No politician has ever been allowed to address the Ashton Hayes group. As the villagers said, involving the government would introduce party politics and divide the group along ideological lines. This a rather negative comment on government but exactly right. A government based entirely on “the majority decides” develops strong sub-alliances to amass enough votes to become the majority. This leads to vote-trading that has little or nothing to do with purposes. Ashton Hayes avoided this by identifying their purpose clearly as going carbon neutral and focusing their attention on that, not whose approach would win.

Ashton Hayes’ Carbon Neutral Actions

Carbon neutral is a  precise measurement, and Ashton Hayes associated its accomplishment with specific measurable actions:

  • Urge people to cut down on their energy requirements,
  • Install solar panels at commercial, community and residential areas,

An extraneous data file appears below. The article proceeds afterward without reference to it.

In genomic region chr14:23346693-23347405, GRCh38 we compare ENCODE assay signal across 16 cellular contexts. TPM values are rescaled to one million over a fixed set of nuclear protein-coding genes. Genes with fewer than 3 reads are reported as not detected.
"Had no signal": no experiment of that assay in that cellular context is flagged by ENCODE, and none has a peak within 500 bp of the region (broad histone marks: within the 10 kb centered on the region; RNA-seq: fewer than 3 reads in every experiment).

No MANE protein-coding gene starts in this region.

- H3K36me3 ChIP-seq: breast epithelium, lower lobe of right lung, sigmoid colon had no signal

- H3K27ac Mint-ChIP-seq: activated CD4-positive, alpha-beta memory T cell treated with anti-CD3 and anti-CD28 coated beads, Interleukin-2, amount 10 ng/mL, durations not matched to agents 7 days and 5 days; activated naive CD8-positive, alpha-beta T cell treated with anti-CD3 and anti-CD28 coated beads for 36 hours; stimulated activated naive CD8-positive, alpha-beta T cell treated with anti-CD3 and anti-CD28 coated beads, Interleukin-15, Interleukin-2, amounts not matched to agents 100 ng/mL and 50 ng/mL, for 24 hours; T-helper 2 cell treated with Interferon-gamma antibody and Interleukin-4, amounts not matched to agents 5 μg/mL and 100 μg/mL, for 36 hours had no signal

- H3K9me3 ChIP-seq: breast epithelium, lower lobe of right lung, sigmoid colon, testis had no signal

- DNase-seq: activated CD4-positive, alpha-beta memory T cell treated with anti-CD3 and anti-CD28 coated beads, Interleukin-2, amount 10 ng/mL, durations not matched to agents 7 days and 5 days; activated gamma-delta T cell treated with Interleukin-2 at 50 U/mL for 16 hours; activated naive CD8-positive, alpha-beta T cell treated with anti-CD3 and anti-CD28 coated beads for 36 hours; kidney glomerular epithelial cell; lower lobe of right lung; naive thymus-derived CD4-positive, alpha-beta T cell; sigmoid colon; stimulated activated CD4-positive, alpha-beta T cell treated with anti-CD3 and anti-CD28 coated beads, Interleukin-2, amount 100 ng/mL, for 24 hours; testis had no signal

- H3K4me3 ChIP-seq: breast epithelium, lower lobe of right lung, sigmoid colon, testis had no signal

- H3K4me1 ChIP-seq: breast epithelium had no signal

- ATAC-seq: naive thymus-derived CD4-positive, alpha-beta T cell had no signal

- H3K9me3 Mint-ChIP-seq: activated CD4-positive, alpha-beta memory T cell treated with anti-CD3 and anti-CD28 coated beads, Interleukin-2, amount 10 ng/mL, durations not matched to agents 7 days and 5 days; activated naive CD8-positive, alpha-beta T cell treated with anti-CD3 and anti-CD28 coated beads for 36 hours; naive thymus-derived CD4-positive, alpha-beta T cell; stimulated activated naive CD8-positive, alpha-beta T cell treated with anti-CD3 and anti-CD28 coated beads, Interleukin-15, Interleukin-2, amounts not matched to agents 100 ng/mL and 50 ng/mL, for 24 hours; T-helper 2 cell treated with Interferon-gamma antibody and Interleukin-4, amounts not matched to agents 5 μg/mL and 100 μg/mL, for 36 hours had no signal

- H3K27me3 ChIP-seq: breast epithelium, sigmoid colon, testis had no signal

• Set up wind turbines behind the public buildings,
  • Ask local authorities to link schools, railway stations and communities via footpaths,
  • Encourage biking and walking,
  • Avoid pre-packed vegetables, instead focused more on growing them,
  • Raise the community spirit among the masses,
  • Install an electricity-led sustainable biodiesel CHP boiler in the school.
  • Replace coal-fired central heating with a combination of oil and wood,
  • Use solar power to supply top-up heat,
  • Use reclaimed materials where practicable, e.g., doors, sanitary ware/ furniture and feature items,
  • Reduce heat loss,
  • Convert main cars to LPG,
  • Recycle gray water,
  • Gather wood locally from fallen trees, and,
  •  Utilize excess soil from drainage to raise gardens
Ashton Hayes Welcome Sign
Ashton Hayes Welcome Sign